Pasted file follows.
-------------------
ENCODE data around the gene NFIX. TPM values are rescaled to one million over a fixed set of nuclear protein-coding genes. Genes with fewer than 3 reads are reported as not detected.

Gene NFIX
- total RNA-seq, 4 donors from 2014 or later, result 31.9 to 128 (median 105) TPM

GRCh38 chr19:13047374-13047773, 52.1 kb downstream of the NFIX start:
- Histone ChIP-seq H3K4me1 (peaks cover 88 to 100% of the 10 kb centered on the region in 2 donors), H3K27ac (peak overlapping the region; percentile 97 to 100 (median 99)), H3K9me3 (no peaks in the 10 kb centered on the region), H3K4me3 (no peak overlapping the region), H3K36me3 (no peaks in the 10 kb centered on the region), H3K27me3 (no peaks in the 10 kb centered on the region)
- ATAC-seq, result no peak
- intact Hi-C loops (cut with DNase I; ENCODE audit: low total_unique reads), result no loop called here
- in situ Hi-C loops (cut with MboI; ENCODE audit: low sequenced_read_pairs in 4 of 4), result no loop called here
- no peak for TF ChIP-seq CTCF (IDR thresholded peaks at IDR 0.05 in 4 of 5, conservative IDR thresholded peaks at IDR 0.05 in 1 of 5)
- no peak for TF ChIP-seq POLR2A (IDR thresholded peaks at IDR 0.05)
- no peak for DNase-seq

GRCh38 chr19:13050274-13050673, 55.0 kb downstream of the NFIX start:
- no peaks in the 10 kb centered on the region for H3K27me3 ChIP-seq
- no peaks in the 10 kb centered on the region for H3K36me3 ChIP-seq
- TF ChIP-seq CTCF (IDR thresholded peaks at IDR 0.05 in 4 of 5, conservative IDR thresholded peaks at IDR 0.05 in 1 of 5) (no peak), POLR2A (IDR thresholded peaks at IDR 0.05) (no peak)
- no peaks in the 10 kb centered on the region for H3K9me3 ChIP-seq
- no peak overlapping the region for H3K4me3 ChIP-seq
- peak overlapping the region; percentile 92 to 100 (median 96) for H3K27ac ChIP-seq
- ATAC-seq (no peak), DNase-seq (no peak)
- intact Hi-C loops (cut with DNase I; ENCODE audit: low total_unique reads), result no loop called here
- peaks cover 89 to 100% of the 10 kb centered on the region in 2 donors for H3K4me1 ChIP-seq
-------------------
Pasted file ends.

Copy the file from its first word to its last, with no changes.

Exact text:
ENCODE data around the gene NFIX. TPM values are rescaled to one million over a fixed set of nuclear protein-coding genes. Genes with fewer than 3 reads are reported as not detected.

Gene NFIX
- total RNA-seq, 4 donors from 2014 or later, result 31.9 to 128 (median 105) TPM

GRCh38 chr19:13047374-13047773, 52.1 kb downstream of the NFIX start:
- Histone ChIP-seq H3K4me1 (peaks cover 88 to 100% of the 10 kb centered on the region in 2 donors), H3K27ac (peak overlapping the region; percentile 97 to 100 (median 99)), H3K9me3 (no peaks in the 10 kb centered on the region), H3K4me3 (no peak overlapping the region), H3K36me3 (no peaks in the 10 kb centered on the region), H3K27me3 (no peaks in the 10 kb centered on the region)
- ATAC-seq, result no peak
- intact Hi-C loops (cut with DNase I; ENCODE audit: low total_unique reads), result no loop called here
- in situ Hi-C loops (cut with MboI; ENCODE audit: low sequenced_read_pairs in 4 of 4), result no loop called here
- no peak for TF ChIP-seq CTCF (IDR thresholded peaks at IDR 0.05 in 4 of 5, conservative IDR thresholded peaks at IDR 0.05 in 1 of 5)
- no peak for TF ChIP-seq POLR2A (IDR thresholded peaks at IDR 0.05)
- no peak for DNase-seq

GRCh38 chr19:13050274-13050673, 55.0 kb downstream of the NFIX start:
- no peaks in the 10 kb centered on the region for H3K27me3 ChIP-seq
- no peaks in the 10 kb centered on the region for H3K36me3 ChIP-seq
- TF ChIP-seq CTCF (IDR thresholded peaks at IDR 0.05 in 4 of 5, conservative IDR thresholded peaks at IDR 0.05 in 1 of 5) (no peak), POLR2A (IDR thresholded peaks at IDR 0.05) (no peak)
- no peaks in the 10 kb centered on the region for H3K9me3 ChIP-seq
- no peak overlapping the region for H3K4me3 ChIP-seq
- peak overlapping the region; percentile 92 to 100 (median 96) for H3K27ac ChIP-seq
- ATAC-seq (no peak), DNase-seq (no peak)
- intact Hi-C loops (cut with DNase I; ENCODE audit: low total_unique reads), result no loop called here
- peaks cover 89 to 100% of the 10 kb centered on the region in 2 donors for H3K4me1 ChIP-seq